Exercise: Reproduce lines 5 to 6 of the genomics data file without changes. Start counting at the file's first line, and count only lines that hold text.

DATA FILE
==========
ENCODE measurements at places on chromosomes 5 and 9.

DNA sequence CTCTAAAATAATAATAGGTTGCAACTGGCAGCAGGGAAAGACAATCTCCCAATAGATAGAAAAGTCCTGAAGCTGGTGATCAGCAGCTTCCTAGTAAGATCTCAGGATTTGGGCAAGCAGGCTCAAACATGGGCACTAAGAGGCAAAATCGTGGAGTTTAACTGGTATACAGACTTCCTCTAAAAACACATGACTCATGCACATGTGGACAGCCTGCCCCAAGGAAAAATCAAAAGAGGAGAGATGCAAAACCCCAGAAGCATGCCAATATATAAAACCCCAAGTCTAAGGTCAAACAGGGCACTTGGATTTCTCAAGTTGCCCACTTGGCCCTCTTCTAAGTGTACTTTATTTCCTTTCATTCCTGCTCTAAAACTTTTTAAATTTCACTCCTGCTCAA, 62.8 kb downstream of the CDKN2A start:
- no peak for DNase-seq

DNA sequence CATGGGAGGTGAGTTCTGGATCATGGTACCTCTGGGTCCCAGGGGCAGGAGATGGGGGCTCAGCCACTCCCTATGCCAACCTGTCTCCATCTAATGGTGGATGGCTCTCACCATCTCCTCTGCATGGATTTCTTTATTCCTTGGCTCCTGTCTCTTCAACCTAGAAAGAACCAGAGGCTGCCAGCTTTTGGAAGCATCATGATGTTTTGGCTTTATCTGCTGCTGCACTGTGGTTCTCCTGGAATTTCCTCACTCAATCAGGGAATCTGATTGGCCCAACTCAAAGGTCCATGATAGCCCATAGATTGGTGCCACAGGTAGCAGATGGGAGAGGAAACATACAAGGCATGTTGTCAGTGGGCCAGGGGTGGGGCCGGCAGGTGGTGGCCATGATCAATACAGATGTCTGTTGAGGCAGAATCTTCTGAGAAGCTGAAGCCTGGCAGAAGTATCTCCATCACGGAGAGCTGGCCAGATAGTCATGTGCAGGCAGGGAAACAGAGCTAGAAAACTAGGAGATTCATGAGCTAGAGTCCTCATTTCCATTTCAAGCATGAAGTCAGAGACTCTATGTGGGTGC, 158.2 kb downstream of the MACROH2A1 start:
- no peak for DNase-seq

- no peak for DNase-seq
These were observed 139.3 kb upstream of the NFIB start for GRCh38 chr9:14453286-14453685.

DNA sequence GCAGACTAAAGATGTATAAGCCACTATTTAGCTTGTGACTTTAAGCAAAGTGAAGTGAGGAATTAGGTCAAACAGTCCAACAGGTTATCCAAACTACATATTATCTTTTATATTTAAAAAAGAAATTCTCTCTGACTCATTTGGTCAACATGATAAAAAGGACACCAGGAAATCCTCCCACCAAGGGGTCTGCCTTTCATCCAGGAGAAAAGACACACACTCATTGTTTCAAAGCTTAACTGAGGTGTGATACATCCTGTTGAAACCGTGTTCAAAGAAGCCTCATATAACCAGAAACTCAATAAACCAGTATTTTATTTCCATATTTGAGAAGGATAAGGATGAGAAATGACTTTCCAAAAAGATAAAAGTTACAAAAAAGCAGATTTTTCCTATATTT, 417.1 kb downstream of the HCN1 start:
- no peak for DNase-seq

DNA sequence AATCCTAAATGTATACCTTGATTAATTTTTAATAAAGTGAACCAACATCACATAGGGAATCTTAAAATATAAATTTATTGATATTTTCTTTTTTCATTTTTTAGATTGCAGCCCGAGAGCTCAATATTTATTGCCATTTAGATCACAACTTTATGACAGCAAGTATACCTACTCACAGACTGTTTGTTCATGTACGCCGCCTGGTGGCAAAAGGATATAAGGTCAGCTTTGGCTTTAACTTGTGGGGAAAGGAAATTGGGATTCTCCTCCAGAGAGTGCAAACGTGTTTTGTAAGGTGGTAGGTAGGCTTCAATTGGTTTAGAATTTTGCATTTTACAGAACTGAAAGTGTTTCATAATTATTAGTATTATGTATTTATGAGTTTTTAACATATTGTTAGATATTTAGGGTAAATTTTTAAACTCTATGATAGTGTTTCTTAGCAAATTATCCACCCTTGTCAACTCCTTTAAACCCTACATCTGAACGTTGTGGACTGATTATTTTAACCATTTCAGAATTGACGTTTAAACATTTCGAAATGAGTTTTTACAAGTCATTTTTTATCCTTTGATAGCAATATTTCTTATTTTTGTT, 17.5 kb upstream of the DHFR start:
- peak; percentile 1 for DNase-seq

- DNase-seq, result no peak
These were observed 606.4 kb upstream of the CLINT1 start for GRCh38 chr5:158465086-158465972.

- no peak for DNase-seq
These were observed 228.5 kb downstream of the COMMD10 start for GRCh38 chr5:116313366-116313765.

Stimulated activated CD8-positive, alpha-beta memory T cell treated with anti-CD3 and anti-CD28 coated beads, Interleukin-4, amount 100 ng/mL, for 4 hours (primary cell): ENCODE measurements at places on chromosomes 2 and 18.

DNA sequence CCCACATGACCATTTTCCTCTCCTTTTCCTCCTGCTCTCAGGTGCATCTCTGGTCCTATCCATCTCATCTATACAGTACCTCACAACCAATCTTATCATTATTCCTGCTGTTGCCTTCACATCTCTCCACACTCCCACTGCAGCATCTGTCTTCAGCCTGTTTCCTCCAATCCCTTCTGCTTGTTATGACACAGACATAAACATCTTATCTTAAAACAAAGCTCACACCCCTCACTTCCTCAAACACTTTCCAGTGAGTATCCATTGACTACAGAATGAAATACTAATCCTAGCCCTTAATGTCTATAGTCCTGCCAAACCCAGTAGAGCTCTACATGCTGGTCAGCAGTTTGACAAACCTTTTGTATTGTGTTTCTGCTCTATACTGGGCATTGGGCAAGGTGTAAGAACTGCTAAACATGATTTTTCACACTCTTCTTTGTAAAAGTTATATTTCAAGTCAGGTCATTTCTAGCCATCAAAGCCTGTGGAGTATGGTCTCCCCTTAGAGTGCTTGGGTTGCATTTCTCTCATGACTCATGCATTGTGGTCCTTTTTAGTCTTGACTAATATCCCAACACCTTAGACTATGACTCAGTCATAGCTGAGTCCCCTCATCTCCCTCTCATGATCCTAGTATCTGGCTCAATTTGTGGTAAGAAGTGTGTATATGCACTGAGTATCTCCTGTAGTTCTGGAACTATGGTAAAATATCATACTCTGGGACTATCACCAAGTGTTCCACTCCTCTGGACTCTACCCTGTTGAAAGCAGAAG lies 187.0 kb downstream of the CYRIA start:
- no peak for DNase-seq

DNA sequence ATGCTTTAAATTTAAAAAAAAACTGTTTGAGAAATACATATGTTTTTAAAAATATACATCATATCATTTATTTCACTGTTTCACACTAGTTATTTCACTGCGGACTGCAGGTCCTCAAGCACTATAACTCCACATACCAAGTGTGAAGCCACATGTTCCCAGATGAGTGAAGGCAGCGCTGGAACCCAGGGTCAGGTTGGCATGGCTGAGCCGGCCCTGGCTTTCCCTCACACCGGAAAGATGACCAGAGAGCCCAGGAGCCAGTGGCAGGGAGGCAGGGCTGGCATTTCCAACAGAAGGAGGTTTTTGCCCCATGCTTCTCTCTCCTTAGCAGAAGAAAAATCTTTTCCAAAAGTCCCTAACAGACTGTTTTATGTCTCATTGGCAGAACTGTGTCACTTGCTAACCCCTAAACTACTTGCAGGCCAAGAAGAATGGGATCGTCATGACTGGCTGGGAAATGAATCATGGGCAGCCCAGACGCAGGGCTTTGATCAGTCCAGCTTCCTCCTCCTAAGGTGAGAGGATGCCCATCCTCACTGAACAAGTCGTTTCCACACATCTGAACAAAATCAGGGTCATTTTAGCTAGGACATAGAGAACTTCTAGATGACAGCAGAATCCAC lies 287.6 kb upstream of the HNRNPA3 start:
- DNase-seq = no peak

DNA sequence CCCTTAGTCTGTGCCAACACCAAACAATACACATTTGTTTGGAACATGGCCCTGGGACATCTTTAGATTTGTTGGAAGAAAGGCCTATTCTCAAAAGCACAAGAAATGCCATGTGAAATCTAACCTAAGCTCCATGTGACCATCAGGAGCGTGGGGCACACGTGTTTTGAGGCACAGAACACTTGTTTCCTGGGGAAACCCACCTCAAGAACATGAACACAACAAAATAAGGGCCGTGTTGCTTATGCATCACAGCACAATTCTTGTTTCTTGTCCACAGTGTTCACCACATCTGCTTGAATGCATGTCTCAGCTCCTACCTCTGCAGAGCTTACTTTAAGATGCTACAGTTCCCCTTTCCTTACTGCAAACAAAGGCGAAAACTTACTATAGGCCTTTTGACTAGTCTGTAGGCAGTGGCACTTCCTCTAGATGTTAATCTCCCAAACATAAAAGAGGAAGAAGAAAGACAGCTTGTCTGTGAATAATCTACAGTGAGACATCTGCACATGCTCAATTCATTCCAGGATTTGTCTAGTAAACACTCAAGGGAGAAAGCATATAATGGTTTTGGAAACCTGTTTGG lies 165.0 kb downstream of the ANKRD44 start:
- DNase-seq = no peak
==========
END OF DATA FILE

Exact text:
- no peak for DNase-seq

- no peak for DNase-seq